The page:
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To poor little Nora (who always gets left out …)

The Philosophy of Physics



Philosophical thinking brings with it a heathy dose of skepticism about many things that are often taken for granted. This is generally a good thing and can lead to greater clarity. It can also lead to ideas that look downright bizarre to the general population: the idea that you might be a brain-in-a-vat; the idea that the universe could have come into being five seconds ago; the idea that you are really a spacetime worm stretching from your birth to your death!

In this book we apply the principles of philosophy to theories of physics – it is important to emphasize that we are dealing with theories of physics in philosophy of physics: these are the entities that link us to the world and are that which we must interpret. Again, this involves clarity through skepticism, but also leads to views that strike many as odd: the idea that it takes a mind to ‘collapse a quantum state;’ the idea that there are many worlds (one for each choice in quantum mechanical experiment); the idea that the future can causally influence the present. The good news is that these latter examples are grounded in our best physical theories: odd or not, they seem to offer possible interpretations of these theories (i.e. they are ‘ways the world could be given the truth of the theory’). Modern physics can even throw some light on what might be considered ‘purely philosophical’ issues, such as ‘what is the relationship between an object and its properties?’, ‘can two objects share exactly the same properties?’, ‘is the future open or fixed?’, ‘does time flow?’, and ‘are you really a four-dimensional spacetime worm?’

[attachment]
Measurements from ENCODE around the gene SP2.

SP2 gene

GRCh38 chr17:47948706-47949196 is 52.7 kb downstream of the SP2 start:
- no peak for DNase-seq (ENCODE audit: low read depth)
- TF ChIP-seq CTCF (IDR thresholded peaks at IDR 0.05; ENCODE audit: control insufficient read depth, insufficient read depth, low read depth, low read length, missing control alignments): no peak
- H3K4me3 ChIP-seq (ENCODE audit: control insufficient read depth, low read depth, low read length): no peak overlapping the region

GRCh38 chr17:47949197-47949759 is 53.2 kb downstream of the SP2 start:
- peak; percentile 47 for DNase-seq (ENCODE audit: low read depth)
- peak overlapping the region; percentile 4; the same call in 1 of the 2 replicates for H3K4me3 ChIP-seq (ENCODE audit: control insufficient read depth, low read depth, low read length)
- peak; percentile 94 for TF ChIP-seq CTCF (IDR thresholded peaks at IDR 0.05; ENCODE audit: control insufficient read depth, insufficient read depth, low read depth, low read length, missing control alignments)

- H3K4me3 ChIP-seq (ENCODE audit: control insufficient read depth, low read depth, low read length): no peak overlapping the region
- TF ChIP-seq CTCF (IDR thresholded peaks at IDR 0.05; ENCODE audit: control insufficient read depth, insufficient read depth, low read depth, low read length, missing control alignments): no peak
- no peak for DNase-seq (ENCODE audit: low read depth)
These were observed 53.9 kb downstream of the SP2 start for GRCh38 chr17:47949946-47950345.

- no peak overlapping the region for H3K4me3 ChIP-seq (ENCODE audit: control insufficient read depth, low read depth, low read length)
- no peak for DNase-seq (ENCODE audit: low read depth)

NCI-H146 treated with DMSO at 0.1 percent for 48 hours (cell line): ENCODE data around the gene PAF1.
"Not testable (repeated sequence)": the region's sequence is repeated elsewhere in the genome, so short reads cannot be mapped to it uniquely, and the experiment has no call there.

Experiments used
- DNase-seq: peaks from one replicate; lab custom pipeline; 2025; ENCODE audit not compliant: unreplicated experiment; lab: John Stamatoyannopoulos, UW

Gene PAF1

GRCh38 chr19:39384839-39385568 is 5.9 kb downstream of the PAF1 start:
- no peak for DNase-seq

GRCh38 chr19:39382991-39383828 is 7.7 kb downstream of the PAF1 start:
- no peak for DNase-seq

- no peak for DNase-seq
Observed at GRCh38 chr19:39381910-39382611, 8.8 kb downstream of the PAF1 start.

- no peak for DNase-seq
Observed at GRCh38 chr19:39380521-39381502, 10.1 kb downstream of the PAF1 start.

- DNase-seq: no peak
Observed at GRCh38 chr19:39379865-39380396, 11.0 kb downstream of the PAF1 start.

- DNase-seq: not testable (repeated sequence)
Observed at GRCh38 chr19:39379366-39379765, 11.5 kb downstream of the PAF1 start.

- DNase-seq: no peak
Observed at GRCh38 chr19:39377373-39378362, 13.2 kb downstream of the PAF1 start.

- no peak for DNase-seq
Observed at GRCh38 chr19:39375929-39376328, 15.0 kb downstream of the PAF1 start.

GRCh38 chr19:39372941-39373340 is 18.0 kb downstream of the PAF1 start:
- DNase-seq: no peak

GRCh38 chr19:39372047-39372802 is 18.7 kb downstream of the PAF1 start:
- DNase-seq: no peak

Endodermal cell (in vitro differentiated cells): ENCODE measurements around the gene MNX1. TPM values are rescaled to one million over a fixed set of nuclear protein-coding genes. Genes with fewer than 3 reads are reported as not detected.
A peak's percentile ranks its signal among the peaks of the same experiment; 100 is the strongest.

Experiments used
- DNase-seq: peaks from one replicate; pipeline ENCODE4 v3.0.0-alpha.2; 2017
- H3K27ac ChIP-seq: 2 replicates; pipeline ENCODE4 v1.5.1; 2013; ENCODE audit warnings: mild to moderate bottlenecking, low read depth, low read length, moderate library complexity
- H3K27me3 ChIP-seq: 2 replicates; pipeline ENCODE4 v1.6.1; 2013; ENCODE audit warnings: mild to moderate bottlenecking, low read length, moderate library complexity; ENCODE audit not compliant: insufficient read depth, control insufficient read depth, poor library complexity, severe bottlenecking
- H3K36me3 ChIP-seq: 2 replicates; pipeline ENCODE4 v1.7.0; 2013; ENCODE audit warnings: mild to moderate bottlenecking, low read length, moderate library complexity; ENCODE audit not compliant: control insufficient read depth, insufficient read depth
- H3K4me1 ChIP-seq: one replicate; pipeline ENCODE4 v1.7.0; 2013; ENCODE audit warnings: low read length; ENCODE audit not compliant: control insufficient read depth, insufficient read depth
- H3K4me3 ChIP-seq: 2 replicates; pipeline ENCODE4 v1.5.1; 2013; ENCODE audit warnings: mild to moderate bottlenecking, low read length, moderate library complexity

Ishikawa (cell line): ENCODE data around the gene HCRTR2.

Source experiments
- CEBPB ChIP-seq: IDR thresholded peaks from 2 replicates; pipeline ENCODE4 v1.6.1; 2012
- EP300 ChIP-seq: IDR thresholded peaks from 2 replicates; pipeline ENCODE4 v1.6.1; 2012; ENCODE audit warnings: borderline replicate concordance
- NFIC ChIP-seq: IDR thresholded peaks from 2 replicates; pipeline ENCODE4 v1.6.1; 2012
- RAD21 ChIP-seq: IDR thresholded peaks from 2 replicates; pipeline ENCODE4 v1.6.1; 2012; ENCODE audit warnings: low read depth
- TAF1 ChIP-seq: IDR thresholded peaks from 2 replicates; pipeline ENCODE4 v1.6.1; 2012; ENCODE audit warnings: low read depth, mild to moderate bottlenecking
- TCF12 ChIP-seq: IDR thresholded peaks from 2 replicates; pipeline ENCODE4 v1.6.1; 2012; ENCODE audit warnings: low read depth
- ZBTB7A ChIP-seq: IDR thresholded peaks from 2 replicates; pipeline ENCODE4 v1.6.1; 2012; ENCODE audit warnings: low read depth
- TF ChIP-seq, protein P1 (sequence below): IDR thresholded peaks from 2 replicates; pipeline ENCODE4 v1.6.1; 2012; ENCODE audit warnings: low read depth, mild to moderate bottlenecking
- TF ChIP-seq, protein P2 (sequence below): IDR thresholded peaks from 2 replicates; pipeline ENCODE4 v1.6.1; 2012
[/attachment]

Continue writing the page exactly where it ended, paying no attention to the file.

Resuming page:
There are several books on philosophy of physics that do a very good job at introducing the reader to the basic issues, with varying levels of difficulty. The present book aims to provide a snapshot of the central topics, methods, and problems of modern philosophy of physics in a very elementary manner. The audience for this book is the absolute beginner, albeit one with a modicum of mathematical ability (or an ability to at least not glaze over at the mere sight of some mathematical formulae). But it nonetheless aims to be a complete course, in that it covers all the main areas (classical and quantum, relativistic and non-relativistic, statistical and non-statistical) and provides supplementary readings across a range of skill levels, so indicating the work that needs to be accomplished to reach research-level philosophy of physics.